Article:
Charcoal fresh from an opened kiln contains very little moisture, usually less than 1%. Absorption of moisture from the humidity of the air itself is rapid and there is, with time, a gain of moisture which even without any rain wetting can bring the moisture content to about 5 to 10%, even in well-burned charcoal. When the charcoal is not properly burned or where pyroligneous acids and soluble tars have been washed back onto the charcoal by rain, as can happen in pit and mound burning, the hygroscopitity of the charcoal is increased and the natural or equilibrium moisture content of the charcoal can rise to 15% or even more.
Moisture is an adulterant which lowers the calorific or heating value of the charcoal. Where charcoal is sold by weight, keeping the moisture content high by wetting with water is often practised by dishonest dealers. The volume and appearance of charcoal is hardly changed by addition of water. For this reason bulk buyers of charcoal prefer to buy either by gross volume, e.g. in cubic metres, or to buy by weight and determine by laboratory test the moisture content and adjust the price to compensate. In small markets sale is often by the piece.
It is virtually impossible to prevent some accidental rain wetting of charcoal during transport to the market but good practice is to store charcoal under cover even if it has been bought on a volume basis, since the water it contains must be evaporated on burning and represents a direct loss of heating power. This occurs because the evaporated water passes off into the flue and is rarely condensed to give up the heat it contains on the object being heated in the stove.
Quality specifications for charcoal usually limit the moisture content to around 5-15% of the gross weight of the charcoal. Moisture content is determined by oven drying a weighed sample of the charcoal. It is expressed as a percentage of the initial wet weight.
There is evidence that charcoal with a high moisture content (10% or more) tends to shatter and produce fines when heated in the blast furnace, making it undesirable in the production of pig iron.
Volatile matter other than water
The volatile matter other than water in charcoal comprises all those liquid and tarry residues not fully driven off in the process of carbonization. If the carbonization is prolonged and at a high temperature, then the content of volatiles is low. When the carbonization temperature is low and time in the kiln is short, then the volatile matter content increases.
These effects are reflected in the yield of charcoal produced from a given weight of wood. At low temperatures (300°C) a charcoal yield of nearly 50% is possible. At carbonization temperatures of 500-600°C volatiles are lower and retort yields of 30% are typical. At very high temperatures (around 1000°C) the volatile content is almost zero and yields fall to near 25%. As stated earlier, charcoal can reabsorb tars and pyroligneous acids from rain wash in pit burning and similar processes. Thus the charcoal might be well burned but have a high volatile matter content due to this factor. This causes an additional variation in pit burned charcoal in wet climates. The resorbed acids make the charcoal corrosive and lead to rotting of jute bags – a problem during transport. Also it does not burn cleanly.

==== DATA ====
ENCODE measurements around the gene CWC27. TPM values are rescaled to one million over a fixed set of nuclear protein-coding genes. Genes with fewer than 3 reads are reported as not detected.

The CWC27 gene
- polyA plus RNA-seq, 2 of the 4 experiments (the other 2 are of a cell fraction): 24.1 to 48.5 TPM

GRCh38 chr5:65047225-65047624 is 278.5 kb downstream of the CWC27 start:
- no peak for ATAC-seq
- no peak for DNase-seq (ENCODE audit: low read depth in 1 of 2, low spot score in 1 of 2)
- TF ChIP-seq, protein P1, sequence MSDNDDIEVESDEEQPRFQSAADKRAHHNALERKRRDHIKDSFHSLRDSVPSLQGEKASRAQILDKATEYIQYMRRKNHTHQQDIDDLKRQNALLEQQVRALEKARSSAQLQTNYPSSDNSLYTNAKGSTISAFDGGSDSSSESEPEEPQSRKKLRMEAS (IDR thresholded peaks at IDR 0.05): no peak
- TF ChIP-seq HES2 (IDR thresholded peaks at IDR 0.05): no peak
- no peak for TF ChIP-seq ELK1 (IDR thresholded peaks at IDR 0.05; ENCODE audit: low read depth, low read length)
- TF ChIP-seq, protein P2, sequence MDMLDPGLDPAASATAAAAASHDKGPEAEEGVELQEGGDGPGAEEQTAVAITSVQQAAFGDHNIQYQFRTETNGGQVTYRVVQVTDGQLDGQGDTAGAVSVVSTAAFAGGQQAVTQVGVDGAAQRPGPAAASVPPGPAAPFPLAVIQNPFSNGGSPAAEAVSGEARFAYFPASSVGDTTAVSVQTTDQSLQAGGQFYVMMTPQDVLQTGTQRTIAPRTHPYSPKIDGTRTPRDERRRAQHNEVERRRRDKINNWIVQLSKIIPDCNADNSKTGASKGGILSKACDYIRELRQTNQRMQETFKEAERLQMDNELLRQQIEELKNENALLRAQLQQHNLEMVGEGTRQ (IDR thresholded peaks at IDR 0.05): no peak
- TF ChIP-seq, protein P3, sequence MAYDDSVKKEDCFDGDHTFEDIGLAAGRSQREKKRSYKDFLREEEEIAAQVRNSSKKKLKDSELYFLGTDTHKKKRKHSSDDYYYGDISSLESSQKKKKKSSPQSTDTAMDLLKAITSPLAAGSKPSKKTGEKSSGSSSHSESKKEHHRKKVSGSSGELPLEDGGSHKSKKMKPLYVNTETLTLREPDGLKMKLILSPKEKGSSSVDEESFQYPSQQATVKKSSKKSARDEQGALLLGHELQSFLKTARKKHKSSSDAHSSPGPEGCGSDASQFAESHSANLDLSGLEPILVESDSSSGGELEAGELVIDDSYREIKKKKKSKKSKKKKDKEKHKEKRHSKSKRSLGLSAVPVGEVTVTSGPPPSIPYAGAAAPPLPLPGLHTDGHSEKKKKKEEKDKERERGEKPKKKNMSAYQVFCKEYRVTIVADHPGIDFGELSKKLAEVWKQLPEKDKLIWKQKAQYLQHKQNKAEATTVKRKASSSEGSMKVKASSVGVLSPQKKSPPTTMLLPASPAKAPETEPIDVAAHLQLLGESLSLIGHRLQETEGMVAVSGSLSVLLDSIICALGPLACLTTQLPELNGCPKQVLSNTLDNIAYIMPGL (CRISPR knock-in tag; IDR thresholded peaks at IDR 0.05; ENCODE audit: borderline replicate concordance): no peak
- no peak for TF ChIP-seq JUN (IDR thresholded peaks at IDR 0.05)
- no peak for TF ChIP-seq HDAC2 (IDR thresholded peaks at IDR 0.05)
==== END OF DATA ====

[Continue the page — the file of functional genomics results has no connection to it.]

The volatile matter in charcoal can vary from a high of 40% or more down to 5% or less. It is measured by heating away from air, a weighed sample of dry charcoal at 900°C to constant weight. The weight loss is the volatile matter. Volatile matter is usually specified free of the moisture content, i.e. volatile matter – moisture or (V.M. – moisture).
High volatile charcoal is easy to ignite but may burn with a smoke flame. Low volatile charcoal is difficult to light and burns very cleanly. A good commercial charcoal can have a net volatile matter content – (moisture free) of about 30%. High volatile matter charcoal is less friable than ordinary hard burned low volatile charcoal and so produces less fines during transport and handling. It is also more hygroscopic and thus has a higher natural moisture content.
Fixed carbon content
The fixed carbon content of charcoal ranges from a low of about 50% to a high or around 95%. Thus charcoal consists mainly of carbon. The carbon content is usually estimated as a “difference”; that is to say, all the other constituents are deducted from 100 as percentages and the remainder is assumed to be the % of “pure” or “fixed” carbon. The fixed carbon content is the most important constituent in metallurgy since it is the fixed carbon which is responsible for reducing the iron oxides of the iron ore to produce metal. But the industrial user must strike a balance between the friable nature of high fixed carbon charcoal and the greater strength of charcoal with a lower fixed carbon and higher volatile matter content to obtain optimum blast furnace operation.
Ash is determined by heating a weighed sample to red heat with access of air to burn away all combustible matter. This residue is the ash. It is mineral matter, such as clay, silica and calcium and magnesium oxides, etc., present in the original wood and picked up as contamination from the earth during processing.
The ash content of charcoal varies from about 0.5% to more than 5% depending on the species of wood, the amount of bark included with the wood in the kiln and the amount of earth and sand contamination. Good quality lump charcoal typically has ash content of about 3%. Fine charcoal may have a very high ash content but if material less than 4 mm is screened out the plus 4 mm residue may have an ash content of about 5-10%. Buyers naturally suspect fine charcoal and it is difficult to sell (and use, unfortunately).